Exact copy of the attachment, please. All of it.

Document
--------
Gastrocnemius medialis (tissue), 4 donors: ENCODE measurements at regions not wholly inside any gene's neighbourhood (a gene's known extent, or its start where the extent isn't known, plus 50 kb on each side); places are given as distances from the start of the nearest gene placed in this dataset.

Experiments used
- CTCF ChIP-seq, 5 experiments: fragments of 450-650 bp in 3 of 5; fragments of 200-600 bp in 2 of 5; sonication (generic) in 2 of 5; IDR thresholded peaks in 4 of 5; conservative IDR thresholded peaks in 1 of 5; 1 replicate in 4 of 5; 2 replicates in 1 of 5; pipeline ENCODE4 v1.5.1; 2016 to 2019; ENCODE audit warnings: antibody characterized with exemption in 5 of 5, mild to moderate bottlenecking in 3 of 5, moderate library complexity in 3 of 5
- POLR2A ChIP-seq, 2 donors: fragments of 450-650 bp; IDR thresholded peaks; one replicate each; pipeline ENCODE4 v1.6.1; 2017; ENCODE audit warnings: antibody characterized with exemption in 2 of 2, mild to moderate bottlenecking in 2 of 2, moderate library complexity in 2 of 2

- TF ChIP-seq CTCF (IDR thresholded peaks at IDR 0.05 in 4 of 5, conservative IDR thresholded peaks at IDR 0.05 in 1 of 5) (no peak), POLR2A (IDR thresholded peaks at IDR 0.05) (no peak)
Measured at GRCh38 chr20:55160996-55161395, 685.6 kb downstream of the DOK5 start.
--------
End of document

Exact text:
Gastrocnemius medialis (tissue), 4 donors: ENCODE measurements at regions not wholly inside any gene's neighbourhood (a gene's known extent, or its start where the extent isn't known, plus 50 kb on each side); places are given as distances from the start of the nearest gene placed in this dataset.

Experiments used
- CTCF ChIP-seq, 5 experiments: fragments of 450-650 bp in 3 of 5; fragments of 200-600 bp in 2 of 5; sonication (generic) in 2 of 5; IDR thresholded peaks in 4 of 5; conservative IDR thresholded peaks in 1 of 5; 1 replicate in 4 of 5; 2 replicates in 1 of 5; pipeline ENCODE4 v1.5.1; 2016 to 2019; ENCODE audit warnings: antibody characterized with exemption in 5 of 5, mild to moderate bottlenecking in 3 of 5, moderate library complexity in 3 of 5
- POLR2A ChIP-seq, 2 donors: fragments of 450-650 bp; IDR thresholded peaks; one replicate each; pipeline ENCODE4 v1.6.1; 2017; ENCODE audit warnings: antibody characterized with exemption in 2 of 2, mild to moderate bottlenecking in 2 of 2, moderate library complexity in 2 of 2

- TF ChIP-seq CTCF (IDR thresholded peaks at IDR 0.05 in 4 of 5, conservative IDR thresholded peaks at IDR 0.05 in 1 of 5) (no peak), POLR2A (IDR thresholded peaks at IDR 0.05) (no peak)
Measured at GRCh38 chr20:55160996-55161395, 685.6 kb downstream of the DOK5 start.